Meet Gomare- The man who turned dry lands into springs of water

Maharashtra’s Latur district was in the headlines as it faced severe droughts putting the livelihood of several farmers at full risk. While most farmers were left clueless, farmer Mahadev Gomare came at the need of an hour with a masterplan!

Jal Jagruti Abhyaan, an initiative led by Gomare

Since 2013, Gomare’s constant effort to make several parts of Latur water-resilient and to make sure that they are self-sufficient at meeting their water demands have produced successful results.

Photo Source: The Logical Indian

This people’s movement chaired by Gomare, including their awareness drives slowly resulted into a much larger movement called Jal Jagruti Abhyaan, which now has multiple stakeholders.

Roughly 3,000 houses and bungalows located in Latur city were approached by Gomare since 2013 to undertake water harvesting.

“It was not easy in the beginning. The people of the first three or four villages we approached initially were not ready to cooperate with us to undertake the initiative. They would complain saying it was not their job to take such a huge responsibility on their shoulders, it was the government’s job,” said Mahadev Gomare in conversation with The Logical Indian.

“It took me some time to convince them that this would not be so difficult if all of us are in this together. The droughts made our lives so difficult that it was important that we did our part to make things easier for all of us,” he added.

Gomare’s techniques to harvest water

Since 2013, Gomare and his active team have taken to rift valley as well as water shedding projects in Latur. Moreover, they have also taken to agroforestry and social forestry, and other methods to manage the groundwater table, including growing crops with less water consumption, compartment bunding and using recharge wells and inductions wells.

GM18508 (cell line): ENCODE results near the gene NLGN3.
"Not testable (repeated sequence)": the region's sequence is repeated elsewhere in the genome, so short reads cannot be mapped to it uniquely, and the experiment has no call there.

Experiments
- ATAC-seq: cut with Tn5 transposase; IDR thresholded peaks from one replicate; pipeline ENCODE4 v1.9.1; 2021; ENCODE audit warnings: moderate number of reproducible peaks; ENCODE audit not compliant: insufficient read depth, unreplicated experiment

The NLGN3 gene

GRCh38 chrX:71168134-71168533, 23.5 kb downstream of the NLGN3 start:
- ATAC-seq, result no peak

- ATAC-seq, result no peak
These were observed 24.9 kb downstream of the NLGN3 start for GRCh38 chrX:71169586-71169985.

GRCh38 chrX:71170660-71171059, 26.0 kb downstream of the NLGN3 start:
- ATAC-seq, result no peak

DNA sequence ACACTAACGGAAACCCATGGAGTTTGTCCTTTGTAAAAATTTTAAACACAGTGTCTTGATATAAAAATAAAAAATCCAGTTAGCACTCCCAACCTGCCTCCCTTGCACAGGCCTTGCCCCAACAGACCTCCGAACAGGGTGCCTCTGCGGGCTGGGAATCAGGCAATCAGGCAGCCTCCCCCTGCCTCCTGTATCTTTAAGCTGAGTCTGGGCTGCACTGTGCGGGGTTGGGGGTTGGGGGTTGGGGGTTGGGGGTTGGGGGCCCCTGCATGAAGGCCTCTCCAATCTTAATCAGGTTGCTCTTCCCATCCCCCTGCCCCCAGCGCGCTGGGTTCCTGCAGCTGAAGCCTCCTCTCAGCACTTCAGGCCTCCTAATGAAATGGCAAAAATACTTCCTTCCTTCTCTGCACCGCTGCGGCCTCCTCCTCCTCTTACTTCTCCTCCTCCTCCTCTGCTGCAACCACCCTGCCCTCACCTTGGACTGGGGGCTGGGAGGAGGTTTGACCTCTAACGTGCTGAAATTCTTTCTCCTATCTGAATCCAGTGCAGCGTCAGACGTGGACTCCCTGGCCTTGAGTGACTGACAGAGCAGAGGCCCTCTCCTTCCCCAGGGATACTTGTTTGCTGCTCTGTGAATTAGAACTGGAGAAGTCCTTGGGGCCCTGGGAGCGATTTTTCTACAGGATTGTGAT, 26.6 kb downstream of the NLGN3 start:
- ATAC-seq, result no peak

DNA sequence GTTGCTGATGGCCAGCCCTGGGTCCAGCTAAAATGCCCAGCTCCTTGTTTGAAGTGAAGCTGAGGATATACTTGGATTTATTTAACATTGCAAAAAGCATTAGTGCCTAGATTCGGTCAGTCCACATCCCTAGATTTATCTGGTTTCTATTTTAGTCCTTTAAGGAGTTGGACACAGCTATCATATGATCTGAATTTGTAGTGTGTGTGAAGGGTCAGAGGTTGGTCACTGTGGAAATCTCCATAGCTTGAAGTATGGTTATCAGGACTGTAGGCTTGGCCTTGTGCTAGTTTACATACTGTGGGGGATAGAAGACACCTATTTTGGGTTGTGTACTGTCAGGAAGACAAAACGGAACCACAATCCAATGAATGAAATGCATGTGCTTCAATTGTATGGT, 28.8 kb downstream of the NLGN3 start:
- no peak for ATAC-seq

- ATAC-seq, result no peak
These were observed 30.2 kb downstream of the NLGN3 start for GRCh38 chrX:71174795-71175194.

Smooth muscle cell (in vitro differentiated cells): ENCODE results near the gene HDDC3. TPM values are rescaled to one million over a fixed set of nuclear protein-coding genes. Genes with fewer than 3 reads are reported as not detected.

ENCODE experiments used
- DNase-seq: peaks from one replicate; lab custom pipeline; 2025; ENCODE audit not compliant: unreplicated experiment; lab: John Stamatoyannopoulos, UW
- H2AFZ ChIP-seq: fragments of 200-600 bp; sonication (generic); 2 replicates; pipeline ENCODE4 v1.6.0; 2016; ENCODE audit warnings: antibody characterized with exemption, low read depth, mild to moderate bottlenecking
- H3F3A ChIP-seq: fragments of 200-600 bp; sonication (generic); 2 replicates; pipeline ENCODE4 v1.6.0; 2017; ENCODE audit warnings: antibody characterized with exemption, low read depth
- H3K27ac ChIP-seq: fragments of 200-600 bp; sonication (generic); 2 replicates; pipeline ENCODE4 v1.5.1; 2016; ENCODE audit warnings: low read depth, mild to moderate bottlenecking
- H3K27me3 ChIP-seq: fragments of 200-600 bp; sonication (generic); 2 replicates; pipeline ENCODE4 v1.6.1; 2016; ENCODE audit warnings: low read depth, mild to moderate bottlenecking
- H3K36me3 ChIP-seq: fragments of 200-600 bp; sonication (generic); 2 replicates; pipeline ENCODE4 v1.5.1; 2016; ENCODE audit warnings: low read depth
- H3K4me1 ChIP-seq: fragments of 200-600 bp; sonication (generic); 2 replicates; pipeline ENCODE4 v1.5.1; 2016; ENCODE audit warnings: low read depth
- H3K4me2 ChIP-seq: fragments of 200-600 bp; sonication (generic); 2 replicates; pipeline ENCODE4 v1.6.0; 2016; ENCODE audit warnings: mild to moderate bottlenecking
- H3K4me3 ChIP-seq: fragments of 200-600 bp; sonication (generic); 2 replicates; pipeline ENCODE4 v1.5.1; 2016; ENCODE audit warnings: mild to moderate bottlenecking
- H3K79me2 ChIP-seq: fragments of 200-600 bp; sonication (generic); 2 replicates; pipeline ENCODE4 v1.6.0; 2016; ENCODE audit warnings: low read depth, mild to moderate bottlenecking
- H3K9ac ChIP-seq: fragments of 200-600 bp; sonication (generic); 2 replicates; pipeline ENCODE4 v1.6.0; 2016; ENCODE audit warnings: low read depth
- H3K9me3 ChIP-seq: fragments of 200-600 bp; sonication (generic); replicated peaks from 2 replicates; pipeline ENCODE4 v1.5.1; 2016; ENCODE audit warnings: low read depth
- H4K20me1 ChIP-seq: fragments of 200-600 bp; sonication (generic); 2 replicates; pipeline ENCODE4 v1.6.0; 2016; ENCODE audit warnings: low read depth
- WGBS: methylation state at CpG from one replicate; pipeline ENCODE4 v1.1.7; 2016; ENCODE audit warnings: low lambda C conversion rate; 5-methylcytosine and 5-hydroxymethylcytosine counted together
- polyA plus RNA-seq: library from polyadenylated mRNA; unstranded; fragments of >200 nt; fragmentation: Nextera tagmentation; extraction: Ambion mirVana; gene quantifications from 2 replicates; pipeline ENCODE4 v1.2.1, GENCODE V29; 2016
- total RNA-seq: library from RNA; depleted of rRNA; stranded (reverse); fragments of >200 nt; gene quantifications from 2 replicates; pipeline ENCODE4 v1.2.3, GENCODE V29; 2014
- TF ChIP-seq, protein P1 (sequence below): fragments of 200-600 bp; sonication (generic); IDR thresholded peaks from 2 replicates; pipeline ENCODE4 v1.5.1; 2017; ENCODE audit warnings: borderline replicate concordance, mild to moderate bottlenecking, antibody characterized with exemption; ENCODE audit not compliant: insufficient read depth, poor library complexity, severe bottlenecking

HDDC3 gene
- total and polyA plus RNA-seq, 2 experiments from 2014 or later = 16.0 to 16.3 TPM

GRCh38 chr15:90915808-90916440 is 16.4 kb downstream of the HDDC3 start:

“Keeping aside the initial difficulties, we have had a lot of help from people. Lots of people have made the work their own and have worked their best to assist us. The work we do can be done without spending a lot of money. It also keeps our biodiversity alive. From just a few villages, we have worked in 100 villages by now. It is a great achievement for us,” Gomare said.

In a bid to restore water bodies which have been dry for several years, the team chaired by Gomare, deepened and widened the riverbeds. Awareness campaigns and community empowerment workshops have also been held by them to make people realize and understand how important it is to harvest water. People also stepped forward to support the movement and have contributed Rs 15 crore.

“We farmers rely on our farms and crops for a living. How crucial water is to a farm is unexplainable. Our initiative is letting farmers work at a low input cost and yet yield a lot. Although for varied reasons, there have been several farmer suicides across the country.

Failing to yield crops is a major reason because no crops equal to no living. No suicides have taken place in the farms I have worked in during these years,” said Gomare, Art of Living Projects Director in Maharashtra.

With Gomare’s initiative, over hundreds of small farmers in Latur moved to natural farming, afforestation (planting trees), agroforestry and river rejuvenation and in 2016, Latur transformed into a major food grains market. 7 rivers and tributaries are being rejuvenated and despite less rainfall, Latur remained self-sufficient.

“We often lament about our difficulties and leave them to other people to be solved. If we can do it ourselves, we must make the effort,” Gomare said.

(With inputs from Logical Indian)